How To Use Cost Savings Ratios & When
PurchTips edition #196
By Charles Dominick, SPSM, SPSM2, SPSM3
Can Cost Savings Ratios Make Reporting Easier?
Reporting cost savings is easiest when you negotiate a lower price and buy the same quantity of goods or services from one year to the next. Then, your cost savings is equal to the reduction in spend.
Things get a little trickier when volume changes. For example, if you paid $10 for an item last year and bought 100,000 units and you pay $8 this year and will buy 150,000 units, your spend will actually increase to $1,200,000 from $1,000,000 despite a price reduction. In these cases, you have to communicate your savings on a per unit basis: "we saved $2 per unit."
But it becomes even more difficult when both volume and the exact composition of a category of goods or services changes. Airline travel is a good example because the number of flights, destinations, number of days in advance tickets are purchased, and other factors will change from one year to the next.
How do you report cost savings in these types of categories? "There's just no good way to do apples-to-apples based on a total spend," says Jim Nelles, Partner with Roland Berger Strategy Consultants. Instead, Nelles finds cost savings ratios to be a solution.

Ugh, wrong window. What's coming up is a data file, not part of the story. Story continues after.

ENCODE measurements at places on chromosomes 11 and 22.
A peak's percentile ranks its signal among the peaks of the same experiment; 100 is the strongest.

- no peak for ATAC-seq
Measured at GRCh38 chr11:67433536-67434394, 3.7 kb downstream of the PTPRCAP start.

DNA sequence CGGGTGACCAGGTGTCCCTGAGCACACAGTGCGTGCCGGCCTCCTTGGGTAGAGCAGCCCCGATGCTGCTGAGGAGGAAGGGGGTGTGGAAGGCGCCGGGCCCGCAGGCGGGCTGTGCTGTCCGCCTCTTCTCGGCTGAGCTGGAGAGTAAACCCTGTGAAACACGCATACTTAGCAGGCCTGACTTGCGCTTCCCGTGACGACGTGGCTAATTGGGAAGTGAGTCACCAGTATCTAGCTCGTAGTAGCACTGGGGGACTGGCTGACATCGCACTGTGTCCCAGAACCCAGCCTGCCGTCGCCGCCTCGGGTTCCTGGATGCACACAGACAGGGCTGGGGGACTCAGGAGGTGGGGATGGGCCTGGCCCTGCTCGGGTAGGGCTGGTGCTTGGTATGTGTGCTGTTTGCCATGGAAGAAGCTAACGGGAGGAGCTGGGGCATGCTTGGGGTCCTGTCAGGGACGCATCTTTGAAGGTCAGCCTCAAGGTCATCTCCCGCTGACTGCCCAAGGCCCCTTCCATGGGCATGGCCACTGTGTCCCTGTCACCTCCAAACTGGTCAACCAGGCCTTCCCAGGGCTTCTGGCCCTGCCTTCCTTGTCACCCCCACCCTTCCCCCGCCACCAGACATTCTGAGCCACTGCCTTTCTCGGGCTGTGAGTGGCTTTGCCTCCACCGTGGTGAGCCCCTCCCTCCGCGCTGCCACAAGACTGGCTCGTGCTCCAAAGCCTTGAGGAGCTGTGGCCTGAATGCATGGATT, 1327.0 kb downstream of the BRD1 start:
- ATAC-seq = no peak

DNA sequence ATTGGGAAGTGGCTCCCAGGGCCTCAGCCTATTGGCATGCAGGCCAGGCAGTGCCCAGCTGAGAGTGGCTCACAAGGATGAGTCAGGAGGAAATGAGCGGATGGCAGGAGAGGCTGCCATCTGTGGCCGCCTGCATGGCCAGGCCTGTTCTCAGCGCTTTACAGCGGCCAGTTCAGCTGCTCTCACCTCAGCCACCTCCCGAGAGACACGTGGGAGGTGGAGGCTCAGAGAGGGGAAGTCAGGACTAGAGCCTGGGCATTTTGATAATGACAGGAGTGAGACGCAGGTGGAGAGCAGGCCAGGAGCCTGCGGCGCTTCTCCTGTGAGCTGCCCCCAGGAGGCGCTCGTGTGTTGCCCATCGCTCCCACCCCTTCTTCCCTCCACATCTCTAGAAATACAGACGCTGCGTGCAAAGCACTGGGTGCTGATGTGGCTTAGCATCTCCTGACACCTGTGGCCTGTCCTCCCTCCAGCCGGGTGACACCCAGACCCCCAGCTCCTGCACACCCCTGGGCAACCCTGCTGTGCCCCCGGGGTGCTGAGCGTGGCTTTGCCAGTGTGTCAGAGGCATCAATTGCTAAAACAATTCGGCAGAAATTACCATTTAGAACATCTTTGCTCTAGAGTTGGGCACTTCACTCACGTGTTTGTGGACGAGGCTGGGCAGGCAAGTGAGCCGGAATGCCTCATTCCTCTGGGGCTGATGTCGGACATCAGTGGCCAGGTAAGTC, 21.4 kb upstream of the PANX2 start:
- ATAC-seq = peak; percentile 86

For airline travel, Nelles suggests using a cost savings ratio such as cents per mile flown and striving for a year-over-year reduction in this ratio. But this type of cost savings ratio is not just limited to airline travel.
"For something like office supplies, again you're rarely ever going to buy the same market basket of goods from one year to the next," according to Nelles. "But if you can calculate office supply spend by...employee, it's a nice way to demonstrate that [you] were spending $50.00 per employee last year and now that number has gotten down to $47.50 this year."
So rather than tracking the spend on every single pen or line item - especially when items are routinely discontinued - you can use cost savings ratios to demonstrate your contribution. Nelles contends that "it is by coming up with these interesting ratios and these different ways to demonstrate savings that people will start to believe what you are doing."
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